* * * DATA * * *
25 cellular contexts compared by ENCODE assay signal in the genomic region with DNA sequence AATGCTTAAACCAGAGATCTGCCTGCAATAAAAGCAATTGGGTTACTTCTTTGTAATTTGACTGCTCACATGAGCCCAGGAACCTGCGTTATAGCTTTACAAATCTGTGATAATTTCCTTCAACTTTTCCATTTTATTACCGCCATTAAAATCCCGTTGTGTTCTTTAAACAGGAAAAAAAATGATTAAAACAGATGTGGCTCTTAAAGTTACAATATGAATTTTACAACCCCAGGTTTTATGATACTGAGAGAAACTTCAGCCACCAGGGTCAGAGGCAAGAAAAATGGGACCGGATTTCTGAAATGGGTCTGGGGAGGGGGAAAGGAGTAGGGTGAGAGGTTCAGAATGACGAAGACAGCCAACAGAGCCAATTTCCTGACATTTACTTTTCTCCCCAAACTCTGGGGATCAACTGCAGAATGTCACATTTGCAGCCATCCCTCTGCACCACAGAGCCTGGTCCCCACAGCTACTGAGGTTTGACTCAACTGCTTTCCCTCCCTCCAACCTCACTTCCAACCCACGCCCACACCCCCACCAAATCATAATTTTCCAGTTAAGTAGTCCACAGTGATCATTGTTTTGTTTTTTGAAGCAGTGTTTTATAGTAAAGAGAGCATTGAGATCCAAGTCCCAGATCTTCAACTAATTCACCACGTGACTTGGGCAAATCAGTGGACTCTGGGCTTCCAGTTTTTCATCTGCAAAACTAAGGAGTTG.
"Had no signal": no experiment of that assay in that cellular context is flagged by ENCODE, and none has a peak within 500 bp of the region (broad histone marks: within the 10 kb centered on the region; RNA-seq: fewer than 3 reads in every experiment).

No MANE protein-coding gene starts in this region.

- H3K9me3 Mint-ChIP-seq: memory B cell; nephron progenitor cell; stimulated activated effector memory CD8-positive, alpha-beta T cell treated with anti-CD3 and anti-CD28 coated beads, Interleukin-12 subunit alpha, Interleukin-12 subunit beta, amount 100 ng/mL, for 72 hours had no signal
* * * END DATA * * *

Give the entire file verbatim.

25 cellular contexts compared by ENCODE assay signal in the genomic region with DNA sequence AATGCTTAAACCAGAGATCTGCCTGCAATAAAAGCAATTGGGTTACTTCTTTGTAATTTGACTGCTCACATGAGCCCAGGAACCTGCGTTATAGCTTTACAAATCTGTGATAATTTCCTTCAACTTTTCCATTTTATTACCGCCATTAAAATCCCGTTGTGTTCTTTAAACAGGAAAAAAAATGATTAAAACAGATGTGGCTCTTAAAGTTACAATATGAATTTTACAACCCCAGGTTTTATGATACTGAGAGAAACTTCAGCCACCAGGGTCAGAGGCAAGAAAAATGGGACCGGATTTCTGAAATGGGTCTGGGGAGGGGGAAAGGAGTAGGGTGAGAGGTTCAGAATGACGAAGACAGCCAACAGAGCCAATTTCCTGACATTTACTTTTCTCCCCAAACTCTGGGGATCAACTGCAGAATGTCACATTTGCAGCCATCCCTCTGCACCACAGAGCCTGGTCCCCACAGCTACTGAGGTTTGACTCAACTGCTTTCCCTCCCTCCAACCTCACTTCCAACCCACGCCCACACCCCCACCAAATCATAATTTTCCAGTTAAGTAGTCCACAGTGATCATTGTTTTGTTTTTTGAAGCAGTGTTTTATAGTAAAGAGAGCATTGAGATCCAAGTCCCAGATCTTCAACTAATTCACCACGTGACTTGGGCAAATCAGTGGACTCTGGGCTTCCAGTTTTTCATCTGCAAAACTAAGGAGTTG.
"Had no signal": no experiment of that assay in that cellular context is flagged by ENCODE, and none has a peak within 500 bp of the region (broad histone marks: within the 10 kb centered on the region; RNA-seq: fewer than 3 reads in every experiment).

No MANE protein-coding gene starts in this region.

- H3K9me3 Mint-ChIP-seq: memory B cell; nephron progenitor cell; stimulated activated effector memory CD8-positive, alpha-beta T cell treated with anti-CD3 and anti-CD28 coated beads, Interleukin-12 subunit alpha, Interleukin-12 subunit beta, amount 100 ng/mL, for 72 hours had no signal